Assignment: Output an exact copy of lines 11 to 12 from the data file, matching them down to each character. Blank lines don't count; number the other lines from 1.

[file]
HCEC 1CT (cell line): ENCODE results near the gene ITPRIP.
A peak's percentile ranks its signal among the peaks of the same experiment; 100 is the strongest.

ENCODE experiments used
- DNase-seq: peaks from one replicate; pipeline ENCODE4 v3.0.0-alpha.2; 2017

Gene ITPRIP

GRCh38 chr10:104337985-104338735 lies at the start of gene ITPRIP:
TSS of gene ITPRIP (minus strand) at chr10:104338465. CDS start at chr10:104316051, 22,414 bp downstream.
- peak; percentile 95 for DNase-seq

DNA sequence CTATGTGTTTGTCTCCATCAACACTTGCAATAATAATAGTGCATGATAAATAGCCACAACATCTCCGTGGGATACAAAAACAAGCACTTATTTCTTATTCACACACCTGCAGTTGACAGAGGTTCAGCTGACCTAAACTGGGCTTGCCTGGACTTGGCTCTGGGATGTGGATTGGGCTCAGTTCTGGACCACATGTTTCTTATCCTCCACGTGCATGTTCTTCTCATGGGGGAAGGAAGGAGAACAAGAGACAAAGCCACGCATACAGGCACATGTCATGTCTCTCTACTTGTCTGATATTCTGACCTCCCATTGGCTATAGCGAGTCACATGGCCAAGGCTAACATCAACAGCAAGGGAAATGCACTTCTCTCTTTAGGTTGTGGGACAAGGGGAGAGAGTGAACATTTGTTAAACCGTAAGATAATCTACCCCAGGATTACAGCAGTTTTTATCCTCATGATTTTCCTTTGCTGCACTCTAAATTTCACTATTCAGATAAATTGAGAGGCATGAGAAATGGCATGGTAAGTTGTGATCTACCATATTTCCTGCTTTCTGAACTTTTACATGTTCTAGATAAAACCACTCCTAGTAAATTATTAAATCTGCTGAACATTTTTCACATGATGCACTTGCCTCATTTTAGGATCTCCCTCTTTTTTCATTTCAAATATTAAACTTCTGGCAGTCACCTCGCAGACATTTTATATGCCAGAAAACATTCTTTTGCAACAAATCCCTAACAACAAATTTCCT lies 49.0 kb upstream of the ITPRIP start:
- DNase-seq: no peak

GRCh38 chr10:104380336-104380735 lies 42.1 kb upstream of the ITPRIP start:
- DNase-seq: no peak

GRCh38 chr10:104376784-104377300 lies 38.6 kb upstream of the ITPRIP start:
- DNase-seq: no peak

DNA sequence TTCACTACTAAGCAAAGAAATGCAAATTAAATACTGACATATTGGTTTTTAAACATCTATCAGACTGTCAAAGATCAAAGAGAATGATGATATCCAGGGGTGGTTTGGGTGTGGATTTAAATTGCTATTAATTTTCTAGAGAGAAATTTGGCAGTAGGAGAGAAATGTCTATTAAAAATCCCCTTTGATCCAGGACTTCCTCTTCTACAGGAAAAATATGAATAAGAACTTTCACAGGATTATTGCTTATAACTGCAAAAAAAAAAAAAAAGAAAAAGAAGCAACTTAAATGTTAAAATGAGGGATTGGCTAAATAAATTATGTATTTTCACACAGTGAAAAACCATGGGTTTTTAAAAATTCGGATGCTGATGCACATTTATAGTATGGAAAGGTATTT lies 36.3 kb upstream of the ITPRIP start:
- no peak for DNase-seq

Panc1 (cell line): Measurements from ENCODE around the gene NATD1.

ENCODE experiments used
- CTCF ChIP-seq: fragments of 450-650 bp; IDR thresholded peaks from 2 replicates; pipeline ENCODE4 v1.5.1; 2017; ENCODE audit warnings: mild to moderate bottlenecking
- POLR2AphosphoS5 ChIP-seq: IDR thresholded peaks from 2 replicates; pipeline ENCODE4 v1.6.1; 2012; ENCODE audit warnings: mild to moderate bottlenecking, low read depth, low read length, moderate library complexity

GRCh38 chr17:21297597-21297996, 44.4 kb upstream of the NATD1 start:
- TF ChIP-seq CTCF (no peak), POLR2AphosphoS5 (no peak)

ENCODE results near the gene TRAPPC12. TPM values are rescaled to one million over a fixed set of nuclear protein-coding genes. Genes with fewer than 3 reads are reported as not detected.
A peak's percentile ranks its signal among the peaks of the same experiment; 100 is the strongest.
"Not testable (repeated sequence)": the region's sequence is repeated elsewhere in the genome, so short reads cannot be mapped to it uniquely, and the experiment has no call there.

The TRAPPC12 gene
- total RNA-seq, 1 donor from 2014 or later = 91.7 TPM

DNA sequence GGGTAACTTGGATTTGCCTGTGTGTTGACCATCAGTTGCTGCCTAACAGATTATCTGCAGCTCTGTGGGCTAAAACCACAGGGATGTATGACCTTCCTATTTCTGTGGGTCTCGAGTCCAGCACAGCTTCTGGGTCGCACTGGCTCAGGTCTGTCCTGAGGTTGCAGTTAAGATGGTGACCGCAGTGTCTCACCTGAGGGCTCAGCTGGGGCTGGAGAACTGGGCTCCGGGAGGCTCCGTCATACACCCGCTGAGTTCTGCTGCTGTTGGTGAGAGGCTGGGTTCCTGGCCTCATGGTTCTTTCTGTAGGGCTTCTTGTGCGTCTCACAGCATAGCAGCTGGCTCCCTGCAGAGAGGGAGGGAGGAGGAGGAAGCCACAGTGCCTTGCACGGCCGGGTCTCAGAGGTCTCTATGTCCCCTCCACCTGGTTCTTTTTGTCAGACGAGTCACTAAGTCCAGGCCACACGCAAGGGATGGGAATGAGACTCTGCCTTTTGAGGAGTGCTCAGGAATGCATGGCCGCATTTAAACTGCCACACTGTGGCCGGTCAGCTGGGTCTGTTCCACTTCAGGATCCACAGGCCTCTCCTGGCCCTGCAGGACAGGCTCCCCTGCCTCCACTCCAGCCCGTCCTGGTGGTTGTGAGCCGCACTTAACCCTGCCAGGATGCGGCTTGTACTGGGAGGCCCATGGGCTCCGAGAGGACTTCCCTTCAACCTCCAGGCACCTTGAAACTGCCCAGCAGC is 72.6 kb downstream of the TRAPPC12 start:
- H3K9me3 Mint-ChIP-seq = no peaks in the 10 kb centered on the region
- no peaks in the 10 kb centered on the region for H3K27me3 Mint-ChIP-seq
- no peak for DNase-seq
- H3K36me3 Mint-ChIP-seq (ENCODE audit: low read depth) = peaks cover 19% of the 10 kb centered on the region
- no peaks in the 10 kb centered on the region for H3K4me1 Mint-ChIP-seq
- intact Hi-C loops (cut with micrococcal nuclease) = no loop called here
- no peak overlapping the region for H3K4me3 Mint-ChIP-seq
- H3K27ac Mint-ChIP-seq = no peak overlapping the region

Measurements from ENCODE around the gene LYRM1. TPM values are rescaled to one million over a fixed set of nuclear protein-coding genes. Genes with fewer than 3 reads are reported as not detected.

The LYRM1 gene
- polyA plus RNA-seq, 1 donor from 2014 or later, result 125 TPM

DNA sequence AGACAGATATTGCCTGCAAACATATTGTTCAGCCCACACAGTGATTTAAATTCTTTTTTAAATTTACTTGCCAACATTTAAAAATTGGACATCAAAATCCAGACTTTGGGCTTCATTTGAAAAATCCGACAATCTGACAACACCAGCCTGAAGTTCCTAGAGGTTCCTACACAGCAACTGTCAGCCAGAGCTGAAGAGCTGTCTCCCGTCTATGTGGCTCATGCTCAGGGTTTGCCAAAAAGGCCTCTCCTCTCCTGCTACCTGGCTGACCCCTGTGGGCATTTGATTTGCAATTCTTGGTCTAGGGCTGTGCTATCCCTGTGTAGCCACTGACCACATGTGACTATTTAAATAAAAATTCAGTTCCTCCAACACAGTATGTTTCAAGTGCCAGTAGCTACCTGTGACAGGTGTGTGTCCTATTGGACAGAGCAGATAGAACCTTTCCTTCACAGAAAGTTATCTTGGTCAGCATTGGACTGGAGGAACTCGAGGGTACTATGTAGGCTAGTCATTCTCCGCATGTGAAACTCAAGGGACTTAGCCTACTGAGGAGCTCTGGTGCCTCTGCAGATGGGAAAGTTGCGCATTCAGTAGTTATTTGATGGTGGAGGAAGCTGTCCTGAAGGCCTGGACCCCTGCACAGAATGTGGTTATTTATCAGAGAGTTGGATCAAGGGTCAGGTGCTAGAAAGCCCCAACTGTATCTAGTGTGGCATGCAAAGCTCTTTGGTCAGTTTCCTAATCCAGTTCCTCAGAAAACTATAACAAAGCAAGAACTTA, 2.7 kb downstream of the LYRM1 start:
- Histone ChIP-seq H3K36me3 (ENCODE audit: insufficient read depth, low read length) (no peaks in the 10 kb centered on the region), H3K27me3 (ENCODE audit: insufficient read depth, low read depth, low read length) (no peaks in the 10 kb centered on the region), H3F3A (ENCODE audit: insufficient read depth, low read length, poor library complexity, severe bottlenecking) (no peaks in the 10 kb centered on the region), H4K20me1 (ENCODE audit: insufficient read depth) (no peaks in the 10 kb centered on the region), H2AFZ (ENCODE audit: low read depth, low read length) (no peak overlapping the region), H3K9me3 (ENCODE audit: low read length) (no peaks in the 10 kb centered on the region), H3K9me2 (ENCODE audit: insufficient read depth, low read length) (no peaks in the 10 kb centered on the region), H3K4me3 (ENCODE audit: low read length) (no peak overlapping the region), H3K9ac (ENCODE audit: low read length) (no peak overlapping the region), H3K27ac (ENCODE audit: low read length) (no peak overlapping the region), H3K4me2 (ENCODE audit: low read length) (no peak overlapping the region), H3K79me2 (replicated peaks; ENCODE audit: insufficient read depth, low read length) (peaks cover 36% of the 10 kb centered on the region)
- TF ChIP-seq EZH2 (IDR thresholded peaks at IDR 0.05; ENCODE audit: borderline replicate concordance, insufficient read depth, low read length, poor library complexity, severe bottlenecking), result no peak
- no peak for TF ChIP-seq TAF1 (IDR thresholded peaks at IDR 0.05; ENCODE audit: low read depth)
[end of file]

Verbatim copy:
GRCh38 chr10:104380336-104380735 lies 42.1 kb upstream of the ITPRIP start:
- DNase-seq: no peak